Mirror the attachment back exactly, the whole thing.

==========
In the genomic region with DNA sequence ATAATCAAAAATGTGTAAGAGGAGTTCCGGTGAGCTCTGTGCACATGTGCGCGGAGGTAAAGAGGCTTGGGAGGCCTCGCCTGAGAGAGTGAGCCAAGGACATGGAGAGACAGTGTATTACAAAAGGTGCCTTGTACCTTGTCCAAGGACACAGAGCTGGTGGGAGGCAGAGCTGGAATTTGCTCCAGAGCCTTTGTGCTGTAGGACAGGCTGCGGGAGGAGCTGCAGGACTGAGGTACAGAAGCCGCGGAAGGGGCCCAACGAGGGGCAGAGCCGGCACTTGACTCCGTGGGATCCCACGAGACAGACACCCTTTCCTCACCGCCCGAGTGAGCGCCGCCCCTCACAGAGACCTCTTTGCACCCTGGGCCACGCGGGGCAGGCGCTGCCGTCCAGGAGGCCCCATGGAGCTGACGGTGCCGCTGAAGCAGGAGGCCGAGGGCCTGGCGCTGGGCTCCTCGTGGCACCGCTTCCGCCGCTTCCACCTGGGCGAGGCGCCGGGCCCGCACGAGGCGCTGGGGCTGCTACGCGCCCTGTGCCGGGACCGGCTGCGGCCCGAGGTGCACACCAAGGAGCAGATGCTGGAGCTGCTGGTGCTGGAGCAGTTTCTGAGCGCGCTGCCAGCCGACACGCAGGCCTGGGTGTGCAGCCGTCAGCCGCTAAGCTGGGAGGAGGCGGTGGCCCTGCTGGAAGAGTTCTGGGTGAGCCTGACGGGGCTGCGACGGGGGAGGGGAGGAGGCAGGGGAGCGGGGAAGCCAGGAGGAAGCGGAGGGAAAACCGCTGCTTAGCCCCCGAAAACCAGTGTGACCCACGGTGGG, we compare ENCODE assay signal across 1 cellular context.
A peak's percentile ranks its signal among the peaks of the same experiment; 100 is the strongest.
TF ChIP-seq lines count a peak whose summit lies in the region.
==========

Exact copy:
In the genomic region with DNA sequence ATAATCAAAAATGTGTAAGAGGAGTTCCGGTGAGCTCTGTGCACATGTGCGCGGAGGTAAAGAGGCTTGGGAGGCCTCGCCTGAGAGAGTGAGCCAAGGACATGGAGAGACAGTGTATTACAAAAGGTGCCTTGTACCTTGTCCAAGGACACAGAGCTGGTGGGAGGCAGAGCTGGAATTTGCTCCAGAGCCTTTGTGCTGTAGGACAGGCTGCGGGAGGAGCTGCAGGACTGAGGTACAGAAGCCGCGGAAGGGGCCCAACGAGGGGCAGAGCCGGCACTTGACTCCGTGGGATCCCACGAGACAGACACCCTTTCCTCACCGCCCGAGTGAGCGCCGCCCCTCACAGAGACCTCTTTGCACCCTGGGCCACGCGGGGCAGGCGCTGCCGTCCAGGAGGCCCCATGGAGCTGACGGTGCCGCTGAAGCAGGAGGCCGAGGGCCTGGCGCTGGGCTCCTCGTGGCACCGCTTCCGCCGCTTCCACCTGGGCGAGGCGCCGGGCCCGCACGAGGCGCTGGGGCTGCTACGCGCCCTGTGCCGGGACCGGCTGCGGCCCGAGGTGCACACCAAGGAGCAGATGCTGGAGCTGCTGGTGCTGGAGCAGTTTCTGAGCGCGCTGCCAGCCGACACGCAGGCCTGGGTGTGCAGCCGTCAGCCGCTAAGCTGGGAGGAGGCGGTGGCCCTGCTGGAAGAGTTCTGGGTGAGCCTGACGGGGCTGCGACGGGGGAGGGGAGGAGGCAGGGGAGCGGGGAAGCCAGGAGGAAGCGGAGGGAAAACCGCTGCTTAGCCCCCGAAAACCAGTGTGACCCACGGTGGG, we compare ENCODE assay signal across 1 cellular context.
A peak's percentile ranks its signal among the peaks of the same experiment; 100 is the strongest.
TF ChIP-seq lines count a peak whose summit lies in the region.